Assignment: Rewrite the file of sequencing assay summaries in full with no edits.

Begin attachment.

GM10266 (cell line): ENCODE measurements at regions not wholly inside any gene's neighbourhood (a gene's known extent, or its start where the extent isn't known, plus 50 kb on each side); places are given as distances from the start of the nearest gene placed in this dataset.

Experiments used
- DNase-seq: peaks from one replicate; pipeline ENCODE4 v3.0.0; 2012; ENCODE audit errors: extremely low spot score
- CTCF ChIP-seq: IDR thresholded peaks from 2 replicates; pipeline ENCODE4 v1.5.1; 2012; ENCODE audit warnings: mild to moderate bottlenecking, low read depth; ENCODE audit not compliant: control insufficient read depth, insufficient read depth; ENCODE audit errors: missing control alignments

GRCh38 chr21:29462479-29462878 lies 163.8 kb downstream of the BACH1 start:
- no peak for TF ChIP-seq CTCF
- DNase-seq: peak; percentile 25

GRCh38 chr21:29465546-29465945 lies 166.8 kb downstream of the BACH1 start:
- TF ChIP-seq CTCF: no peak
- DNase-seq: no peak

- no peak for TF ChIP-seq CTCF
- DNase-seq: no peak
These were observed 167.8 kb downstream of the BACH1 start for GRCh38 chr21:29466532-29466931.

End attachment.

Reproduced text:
GM10266 (cell line): ENCODE measurements at regions not wholly inside any gene's neighbourhood (a gene's known extent, or its start where the extent isn't known, plus 50 kb on each side); places are given as distances from the start of the nearest gene placed in this dataset.

Experiments used
- DNase-seq: peaks from one replicate; pipeline ENCODE4 v3.0.0; 2012; ENCODE audit errors: extremely low spot score
- CTCF ChIP-seq: IDR thresholded peaks from 2 replicates; pipeline ENCODE4 v1.5.1; 2012; ENCODE audit warnings: mild to moderate bottlenecking, low read depth; ENCODE audit not compliant: control insufficient read depth, insufficient read depth; ENCODE audit errors: missing control alignments

GRCh38 chr21:29462479-29462878 lies 163.8 kb downstream of the BACH1 start:
- no peak for TF ChIP-seq CTCF
- DNase-seq: peak; percentile 25

GRCh38 chr21:29465546-29465945 lies 166.8 kb downstream of the BACH1 start:
- TF ChIP-seq CTCF: no peak
- DNase-seq: no peak

- no peak for TF ChIP-seq CTCF
- DNase-seq: no peak
These were observed 167.8 kb downstream of the BACH1 start for GRCh38 chr21:29466532-29466931.